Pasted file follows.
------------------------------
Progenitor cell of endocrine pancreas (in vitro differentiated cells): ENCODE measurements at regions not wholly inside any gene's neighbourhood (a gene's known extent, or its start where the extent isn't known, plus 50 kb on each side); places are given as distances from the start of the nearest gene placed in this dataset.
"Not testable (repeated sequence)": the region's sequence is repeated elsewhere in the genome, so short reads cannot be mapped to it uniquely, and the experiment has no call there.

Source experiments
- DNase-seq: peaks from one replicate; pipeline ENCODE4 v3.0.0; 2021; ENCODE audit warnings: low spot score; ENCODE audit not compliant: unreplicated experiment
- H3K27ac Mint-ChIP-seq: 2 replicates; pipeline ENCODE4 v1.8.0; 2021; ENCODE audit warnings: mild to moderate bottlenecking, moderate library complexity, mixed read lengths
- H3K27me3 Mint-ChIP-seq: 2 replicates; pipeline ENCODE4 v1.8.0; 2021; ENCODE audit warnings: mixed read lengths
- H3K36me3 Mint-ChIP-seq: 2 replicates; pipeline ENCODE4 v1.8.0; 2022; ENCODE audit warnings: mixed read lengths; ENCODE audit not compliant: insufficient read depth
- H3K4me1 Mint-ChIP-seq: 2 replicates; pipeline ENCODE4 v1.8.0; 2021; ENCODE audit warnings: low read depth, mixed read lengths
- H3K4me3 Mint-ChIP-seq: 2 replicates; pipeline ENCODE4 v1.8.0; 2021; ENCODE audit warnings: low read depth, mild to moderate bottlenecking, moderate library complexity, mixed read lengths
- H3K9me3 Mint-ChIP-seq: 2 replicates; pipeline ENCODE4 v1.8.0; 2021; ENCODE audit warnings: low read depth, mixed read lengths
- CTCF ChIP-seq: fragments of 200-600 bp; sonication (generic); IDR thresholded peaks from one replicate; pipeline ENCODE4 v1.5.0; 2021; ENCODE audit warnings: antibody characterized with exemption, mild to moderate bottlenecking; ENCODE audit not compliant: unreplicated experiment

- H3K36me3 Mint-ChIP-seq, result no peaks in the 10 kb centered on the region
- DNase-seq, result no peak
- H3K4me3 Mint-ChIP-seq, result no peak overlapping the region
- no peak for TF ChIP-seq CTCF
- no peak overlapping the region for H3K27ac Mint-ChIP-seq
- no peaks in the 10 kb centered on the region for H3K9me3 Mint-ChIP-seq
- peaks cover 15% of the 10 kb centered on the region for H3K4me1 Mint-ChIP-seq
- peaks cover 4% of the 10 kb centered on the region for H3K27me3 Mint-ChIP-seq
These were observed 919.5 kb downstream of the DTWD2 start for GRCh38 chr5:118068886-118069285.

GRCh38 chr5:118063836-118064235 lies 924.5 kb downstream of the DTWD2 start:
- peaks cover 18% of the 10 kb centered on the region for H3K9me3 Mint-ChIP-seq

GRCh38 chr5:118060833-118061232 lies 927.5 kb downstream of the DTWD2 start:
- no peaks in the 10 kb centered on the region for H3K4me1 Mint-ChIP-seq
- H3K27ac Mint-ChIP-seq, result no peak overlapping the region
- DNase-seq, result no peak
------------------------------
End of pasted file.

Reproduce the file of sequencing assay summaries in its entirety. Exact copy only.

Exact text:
Progenitor cell of endocrine pancreas (in vitro differentiated cells): ENCODE measurements at regions not wholly inside any gene's neighbourhood (a gene's known extent, or its start where the extent isn't known, plus 50 kb on each side); places are given as distances from the start of the nearest gene placed in this dataset.
"Not testable (repeated sequence)": the region's sequence is repeated elsewhere in the genome, so short reads cannot be mapped to it uniquely, and the experiment has no call there.

Source experiments
- DNase-seq: peaks from one replicate; pipeline ENCODE4 v3.0.0; 2021; ENCODE audit warnings: low spot score; ENCODE audit not compliant: unreplicated experiment
- H3K27ac Mint-ChIP-seq: 2 replicates; pipeline ENCODE4 v1.8.0; 2021; ENCODE audit warnings: mild to moderate bottlenecking, moderate library complexity, mixed read lengths
- H3K27me3 Mint-ChIP-seq: 2 replicates; pipeline ENCODE4 v1.8.0; 2021; ENCODE audit warnings: mixed read lengths
- H3K36me3 Mint-ChIP-seq: 2 replicates; pipeline ENCODE4 v1.8.0; 2022; ENCODE audit warnings: mixed read lengths; ENCODE audit not compliant: insufficient read depth
- H3K4me1 Mint-ChIP-seq: 2 replicates; pipeline ENCODE4 v1.8.0; 2021; ENCODE audit warnings: low read depth, mixed read lengths
- H3K4me3 Mint-ChIP-seq: 2 replicates; pipeline ENCODE4 v1.8.0; 2021; ENCODE audit warnings: low read depth, mild to moderate bottlenecking, moderate library complexity, mixed read lengths
- H3K9me3 Mint-ChIP-seq: 2 replicates; pipeline ENCODE4 v1.8.0; 2021; ENCODE audit warnings: low read depth, mixed read lengths
- CTCF ChIP-seq: fragments of 200-600 bp; sonication (generic); IDR thresholded peaks from one replicate; pipeline ENCODE4 v1.5.0; 2021; ENCODE audit warnings: antibody characterized with exemption, mild to moderate bottlenecking; ENCODE audit not compliant: unreplicated experiment

- H3K36me3 Mint-ChIP-seq, result no peaks in the 10 kb centered on the region
- DNase-seq, result no peak
- H3K4me3 Mint-ChIP-seq, result no peak overlapping the region
- no peak for TF ChIP-seq CTCF
- no peak overlapping the region for H3K27ac Mint-ChIP-seq
- no peaks in the 10 kb centered on the region for H3K9me3 Mint-ChIP-seq
- peaks cover 15% of the 10 kb centered on the region for H3K4me1 Mint-ChIP-seq
- peaks cover 4% of the 10 kb centered on the region for H3K27me3 Mint-ChIP-seq
These were observed 919.5 kb downstream of the DTWD2 start for GRCh38 chr5:118068886-118069285.

GRCh38 chr5:118063836-118064235 lies 924.5 kb downstream of the DTWD2 start:
- peaks cover 18% of the 10 kb centered on the region for H3K9me3 Mint-ChIP-seq

GRCh38 chr5:118060833-118061232 lies 927.5 kb downstream of the DTWD2 start:
- no peaks in the 10 kb centered on the region for H3K4me1 Mint-ChIP-seq
- H3K27ac Mint-ChIP-seq, result no peak overlapping the region
- DNase-seq, result no peak